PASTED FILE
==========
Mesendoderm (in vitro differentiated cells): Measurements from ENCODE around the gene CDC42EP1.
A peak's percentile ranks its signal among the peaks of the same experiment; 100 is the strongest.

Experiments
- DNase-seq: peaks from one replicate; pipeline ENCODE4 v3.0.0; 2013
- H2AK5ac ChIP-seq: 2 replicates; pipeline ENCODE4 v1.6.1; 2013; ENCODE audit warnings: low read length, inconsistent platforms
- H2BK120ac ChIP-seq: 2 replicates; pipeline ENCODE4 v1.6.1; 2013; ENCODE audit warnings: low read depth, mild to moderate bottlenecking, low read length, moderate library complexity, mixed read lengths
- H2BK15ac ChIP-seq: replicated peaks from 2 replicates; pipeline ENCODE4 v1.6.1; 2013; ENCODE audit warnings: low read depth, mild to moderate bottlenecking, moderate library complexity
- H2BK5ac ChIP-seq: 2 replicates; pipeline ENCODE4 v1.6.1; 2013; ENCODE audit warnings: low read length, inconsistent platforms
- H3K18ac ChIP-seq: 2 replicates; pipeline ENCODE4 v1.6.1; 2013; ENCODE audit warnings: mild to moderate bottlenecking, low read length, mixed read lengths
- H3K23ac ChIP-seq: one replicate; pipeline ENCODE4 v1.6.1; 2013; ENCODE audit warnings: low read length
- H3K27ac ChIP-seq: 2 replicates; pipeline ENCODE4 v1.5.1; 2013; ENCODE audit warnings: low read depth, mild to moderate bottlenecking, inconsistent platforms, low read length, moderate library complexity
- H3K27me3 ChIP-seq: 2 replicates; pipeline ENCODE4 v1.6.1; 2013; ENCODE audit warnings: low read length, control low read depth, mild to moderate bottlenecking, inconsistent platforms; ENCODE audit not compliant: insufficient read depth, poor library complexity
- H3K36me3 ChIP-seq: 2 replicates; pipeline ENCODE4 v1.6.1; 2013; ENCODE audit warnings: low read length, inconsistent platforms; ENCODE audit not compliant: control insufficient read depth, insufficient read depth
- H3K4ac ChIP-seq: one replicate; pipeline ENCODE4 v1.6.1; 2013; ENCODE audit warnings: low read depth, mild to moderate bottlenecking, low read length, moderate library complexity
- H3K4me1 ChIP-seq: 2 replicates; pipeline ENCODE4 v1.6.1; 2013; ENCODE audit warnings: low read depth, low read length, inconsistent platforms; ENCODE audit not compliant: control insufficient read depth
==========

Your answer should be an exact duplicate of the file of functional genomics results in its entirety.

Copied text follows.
Mesendoderm (in vitro differentiated cells): Measurements from ENCODE around the gene CDC42EP1.
A peak's percentile ranks its signal among the peaks of the same experiment; 100 is the strongest.

Experiments
- DNase-seq: peaks from one replicate; pipeline ENCODE4 v3.0.0; 2013
- H2AK5ac ChIP-seq: 2 replicates; pipeline ENCODE4 v1.6.1; 2013; ENCODE audit warnings: low read length, inconsistent platforms
- H2BK120ac ChIP-seq: 2 replicates; pipeline ENCODE4 v1.6.1; 2013; ENCODE audit warnings: low read depth, mild to moderate bottlenecking, low read length, moderate library complexity, mixed read lengths
- H2BK15ac ChIP-seq: replicated peaks from 2 replicates; pipeline ENCODE4 v1.6.1; 2013; ENCODE audit warnings: low read depth, mild to moderate bottlenecking, moderate library complexity
- H2BK5ac ChIP-seq: 2 replicates; pipeline ENCODE4 v1.6.1; 2013; ENCODE audit warnings: low read length, inconsistent platforms
- H3K18ac ChIP-seq: 2 replicates; pipeline ENCODE4 v1.6.1; 2013; ENCODE audit warnings: mild to moderate bottlenecking, low read length, mixed read lengths
- H3K23ac ChIP-seq: one replicate; pipeline ENCODE4 v1.6.1; 2013; ENCODE audit warnings: low read length
- H3K27ac ChIP-seq: 2 replicates; pipeline ENCODE4 v1.5.1; 2013; ENCODE audit warnings: low read depth, mild to moderate bottlenecking, inconsistent platforms, low read length, moderate library complexity
- H3K27me3 ChIP-seq: 2 replicates; pipeline ENCODE4 v1.6.1; 2013; ENCODE audit warnings: low read length, control low read depth, mild to moderate bottlenecking, inconsistent platforms; ENCODE audit not compliant: insufficient read depth, poor library complexity
- H3K36me3 ChIP-seq: 2 replicates; pipeline ENCODE4 v1.6.1; 2013; ENCODE audit warnings: low read length, inconsistent platforms; ENCODE audit not compliant: control insufficient read depth, insufficient read depth
- H3K4ac ChIP-seq: one replicate; pipeline ENCODE4 v1.6.1; 2013; ENCODE audit warnings: low read depth, mild to moderate bottlenecking, low read length, moderate library complexity
- H3K4me1 ChIP-seq: 2 replicates; pipeline ENCODE4 v1.6.1; 2013; ENCODE audit warnings: low read depth, low read length, inconsistent platforms; ENCODE audit not compliant: control insufficient read depth